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British Columbia

Quesnel, B.C., censures mayor, saying his actions jeopardize Indigenous relations

QUESNEL, B.C. — Councillors in Quesnel, B.C., have voted unanimously to censure their mayor, saying his actions related to a book denying the harms of Canada’s residential school system jeopardize the city’s relationship with Indigenous communities.

Coun. Scott Elliott made the motion, telling council that all the work that has been done to rebrand the city has been “demolished” by Mayor Ron Paull’s actions.

A report to council says Paull “attempted to distribute” a copy of the book, titled “Grave Error: How the Media Misled Us (and the Truth about Residential Schools),” at a Cariboo Regional District board meeting where he was representing the city.

Paull denied “distributing” the book and told Tuesday’s meeting that his work on advancing reconciliation with Indigenous Peoples is a matter of public record.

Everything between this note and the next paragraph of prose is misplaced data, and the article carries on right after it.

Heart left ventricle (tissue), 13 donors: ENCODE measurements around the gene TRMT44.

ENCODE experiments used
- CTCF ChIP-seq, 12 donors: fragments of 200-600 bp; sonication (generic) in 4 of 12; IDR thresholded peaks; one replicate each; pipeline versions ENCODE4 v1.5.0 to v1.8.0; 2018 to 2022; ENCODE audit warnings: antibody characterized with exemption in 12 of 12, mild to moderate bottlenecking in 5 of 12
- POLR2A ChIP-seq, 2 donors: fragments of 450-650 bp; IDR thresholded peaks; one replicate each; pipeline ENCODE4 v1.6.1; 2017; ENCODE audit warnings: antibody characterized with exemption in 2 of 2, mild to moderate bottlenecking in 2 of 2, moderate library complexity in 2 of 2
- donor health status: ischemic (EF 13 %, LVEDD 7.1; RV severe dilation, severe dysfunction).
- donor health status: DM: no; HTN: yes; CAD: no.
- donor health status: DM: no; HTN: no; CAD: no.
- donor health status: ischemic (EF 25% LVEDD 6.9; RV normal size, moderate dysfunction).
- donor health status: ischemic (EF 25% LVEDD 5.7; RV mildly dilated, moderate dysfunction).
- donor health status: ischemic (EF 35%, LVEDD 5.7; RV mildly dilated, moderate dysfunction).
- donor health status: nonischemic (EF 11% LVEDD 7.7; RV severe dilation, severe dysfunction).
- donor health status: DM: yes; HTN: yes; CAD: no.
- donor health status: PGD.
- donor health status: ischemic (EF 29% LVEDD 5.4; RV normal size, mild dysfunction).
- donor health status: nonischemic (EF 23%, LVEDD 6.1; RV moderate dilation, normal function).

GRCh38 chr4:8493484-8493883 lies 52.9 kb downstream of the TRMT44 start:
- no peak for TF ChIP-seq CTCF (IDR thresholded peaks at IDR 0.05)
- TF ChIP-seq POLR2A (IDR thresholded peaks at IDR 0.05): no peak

The book’s editors introduce it as a response to what they described as “moral panic unleashed” after the Tk’emlups te Secwepemc First Nation announced in May 2021 that it had identified what it believed to be the unmarked graves of more than 200 children at the site of a former residential school in Kamloops, B.C.

At Tuesday’s council meeting, the mayor read a letter saying he brought his wife’s copy of the book to a Cariboo Regional District meeting and showed it to two colleagues in the context of wondering what the district’s library might do with it.

Paull said he would give those “launching this charge” against him “the benefit of the doubt,” adding “thisis all based on a misunderstanding.”

He said one of his colleagues claimed he had referred to the book as a “good read,” but he has not read it so he couldn’t have made such a direct statement.

“I do recall, however, saying that according to the online reviews of the book, many reviewers noted the book as a ‘good read,'” Paull said in his letter to council. 

The mayor apologized for “picking the wrong book” to bring to the regional district meeting in nearby Williams Lake, B.C., saying he “didn’t mean any harm.”

This report by The Canadian Press was first published May 2, 2024.

The Canadian Press


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